Frocks for docs get a fashion makeover.
There is cause for notice when one’s nurse comes in wearing a pair of zebra-print scrubs—by Baby Phat. Scrubs used to be bland garments that made nurses, doctors, dentists and veterinarians look like they were wearing pajamas.
But thanks to TV shows like Scrubs and Grey’s Anatomy, the demand for these colorful smocks has skyrocketed.
Stylish scrubs have ushered in a new era of medical fashion, bringing a renewed zest to the sickbay world of hospitals and doctor’s offices. Traditionally, scrubs were designed to be unisex and basic. They had two pieces—a top and a pair of pants meant to be worn in a “scrubbed” environment. They are intended to be simple and sterile, trouble-free to launder and easy to dispose of if things get messy.
Early on, most scrubs were white to show they were clean and disinfected. However, the combination of bright surgery room lights and all-white surroundings made it a struggle for surgeons and their staff to see. Shades of calming green became the norm later.
Today, the market value of snazzy scrubs has climbed along with the recent surge of the nursing profession itself.
SJSU nursing student Lisa Cabalar was shopping for her first pair of scrubs when she discovered the vast selection now available.
“One lady told me to choose the name brand Koi scrubs, because they were the ‘in’ scrubs, and that was what all the girls were wearing,” Cabalar says.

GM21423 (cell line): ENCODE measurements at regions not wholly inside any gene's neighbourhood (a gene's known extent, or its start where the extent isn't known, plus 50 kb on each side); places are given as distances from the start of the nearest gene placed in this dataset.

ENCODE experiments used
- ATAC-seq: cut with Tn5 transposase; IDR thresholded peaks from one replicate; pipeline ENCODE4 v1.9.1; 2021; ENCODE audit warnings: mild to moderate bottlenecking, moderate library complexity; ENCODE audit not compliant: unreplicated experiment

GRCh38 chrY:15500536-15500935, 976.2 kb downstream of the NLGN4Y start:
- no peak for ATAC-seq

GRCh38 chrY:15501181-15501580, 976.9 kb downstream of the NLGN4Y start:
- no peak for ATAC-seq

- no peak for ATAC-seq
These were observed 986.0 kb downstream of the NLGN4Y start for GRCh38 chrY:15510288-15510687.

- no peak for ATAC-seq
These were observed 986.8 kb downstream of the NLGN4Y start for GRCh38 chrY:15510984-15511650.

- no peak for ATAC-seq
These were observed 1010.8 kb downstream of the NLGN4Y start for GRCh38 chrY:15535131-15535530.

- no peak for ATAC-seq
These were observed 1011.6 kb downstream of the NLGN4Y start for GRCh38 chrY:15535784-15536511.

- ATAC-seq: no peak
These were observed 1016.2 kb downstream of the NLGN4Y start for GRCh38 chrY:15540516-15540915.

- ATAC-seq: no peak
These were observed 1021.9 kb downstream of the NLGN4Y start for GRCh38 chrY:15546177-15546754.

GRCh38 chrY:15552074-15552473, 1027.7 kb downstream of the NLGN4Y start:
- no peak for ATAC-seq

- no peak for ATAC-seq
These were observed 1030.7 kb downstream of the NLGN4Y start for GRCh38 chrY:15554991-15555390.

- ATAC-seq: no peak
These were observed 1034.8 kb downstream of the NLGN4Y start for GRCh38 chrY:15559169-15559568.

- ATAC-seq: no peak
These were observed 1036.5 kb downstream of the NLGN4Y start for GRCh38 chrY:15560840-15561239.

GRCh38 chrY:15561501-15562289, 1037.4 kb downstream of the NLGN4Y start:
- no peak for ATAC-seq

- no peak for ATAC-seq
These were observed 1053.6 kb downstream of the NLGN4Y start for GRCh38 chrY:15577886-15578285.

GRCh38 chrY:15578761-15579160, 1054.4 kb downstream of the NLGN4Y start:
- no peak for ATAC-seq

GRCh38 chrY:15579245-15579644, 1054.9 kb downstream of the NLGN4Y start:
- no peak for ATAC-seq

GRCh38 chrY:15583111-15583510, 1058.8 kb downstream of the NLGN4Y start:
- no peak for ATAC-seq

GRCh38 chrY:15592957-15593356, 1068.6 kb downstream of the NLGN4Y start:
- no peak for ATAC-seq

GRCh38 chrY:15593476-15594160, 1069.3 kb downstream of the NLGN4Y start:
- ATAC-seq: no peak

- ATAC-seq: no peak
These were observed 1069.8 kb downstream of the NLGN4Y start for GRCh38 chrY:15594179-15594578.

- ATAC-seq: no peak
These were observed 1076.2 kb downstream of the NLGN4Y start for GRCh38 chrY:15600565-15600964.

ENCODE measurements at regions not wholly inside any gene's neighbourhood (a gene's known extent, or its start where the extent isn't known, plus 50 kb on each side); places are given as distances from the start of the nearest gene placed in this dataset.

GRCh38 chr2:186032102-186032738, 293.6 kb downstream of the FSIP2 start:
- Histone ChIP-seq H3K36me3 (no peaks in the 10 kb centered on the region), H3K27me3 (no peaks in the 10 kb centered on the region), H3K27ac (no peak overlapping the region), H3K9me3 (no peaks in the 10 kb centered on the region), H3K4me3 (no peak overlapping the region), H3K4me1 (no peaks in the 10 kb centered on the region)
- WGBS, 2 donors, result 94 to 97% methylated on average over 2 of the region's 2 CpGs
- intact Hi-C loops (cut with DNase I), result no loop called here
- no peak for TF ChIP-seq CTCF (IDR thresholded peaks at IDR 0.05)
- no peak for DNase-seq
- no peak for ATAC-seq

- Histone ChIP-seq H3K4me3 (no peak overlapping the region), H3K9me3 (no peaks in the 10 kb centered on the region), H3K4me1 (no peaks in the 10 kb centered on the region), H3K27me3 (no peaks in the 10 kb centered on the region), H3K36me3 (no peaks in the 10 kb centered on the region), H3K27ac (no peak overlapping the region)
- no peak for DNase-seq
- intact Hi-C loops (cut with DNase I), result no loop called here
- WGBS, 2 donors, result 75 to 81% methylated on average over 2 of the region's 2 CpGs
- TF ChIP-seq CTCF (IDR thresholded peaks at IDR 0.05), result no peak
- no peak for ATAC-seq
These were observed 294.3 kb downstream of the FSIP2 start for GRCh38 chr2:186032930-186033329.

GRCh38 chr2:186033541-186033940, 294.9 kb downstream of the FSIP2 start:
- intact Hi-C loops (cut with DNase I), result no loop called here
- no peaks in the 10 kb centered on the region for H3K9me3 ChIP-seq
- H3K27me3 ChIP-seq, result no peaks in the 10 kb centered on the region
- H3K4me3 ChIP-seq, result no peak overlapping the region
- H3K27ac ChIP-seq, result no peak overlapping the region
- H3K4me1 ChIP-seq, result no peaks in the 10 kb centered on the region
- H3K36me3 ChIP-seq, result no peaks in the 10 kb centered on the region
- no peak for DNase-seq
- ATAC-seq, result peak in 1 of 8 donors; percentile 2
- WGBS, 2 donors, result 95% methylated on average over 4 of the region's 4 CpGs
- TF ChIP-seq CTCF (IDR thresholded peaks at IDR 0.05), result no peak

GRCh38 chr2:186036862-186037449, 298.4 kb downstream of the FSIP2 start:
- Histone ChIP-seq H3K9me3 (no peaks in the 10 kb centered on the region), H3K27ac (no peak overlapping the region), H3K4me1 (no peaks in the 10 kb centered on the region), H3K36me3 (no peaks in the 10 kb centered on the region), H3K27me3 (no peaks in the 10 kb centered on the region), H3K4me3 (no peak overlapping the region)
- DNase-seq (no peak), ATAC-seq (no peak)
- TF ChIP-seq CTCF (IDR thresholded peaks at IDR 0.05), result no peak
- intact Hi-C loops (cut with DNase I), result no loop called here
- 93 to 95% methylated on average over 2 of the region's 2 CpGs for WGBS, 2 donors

“I even saw one nurse at Kaiser Permanente in San Jose who designed her own scrubs. One time, I saw her wearing navy blue scrubs with jewels embedded all around her top.”
From empire waists to crossover tops, from low-rise flare legs to boot-cut inseams, the options are endless.
One can choose from a cool teal and black ensemble with body hugging lines, a feisty leopard print or even ones adorned with Mickey Mouse or Hello Kitty icons. Cherokee and Urbane are just two scrub catalogs that have modernized their collections. Others, like Dickies, Iguana and Scrubs and Beyond are also popular among professionals.
With familiar TV shows, a growing nurse force and a national health-care debate, more attention than ever is being paid to the world of medicine.
But the influx of fashion into the medical realm has also stimulated a discussion on occupational fashion. How much should uniforms stretch the limits of convention to accommodate style and individual expression?
“I think that some of them [patients] think it’s unprofessional, because in the medical shows they are in different colors depending on what job they have,” says Laura Birmingham, a trauma technician at San Jose’s Valley Medical Center. “But as far as my patients, they like something to laugh at when they’re having a bad day.”
San Jose; 408.297.3900
3D’s Medical Uniforms, Milpitas; 408.263.3337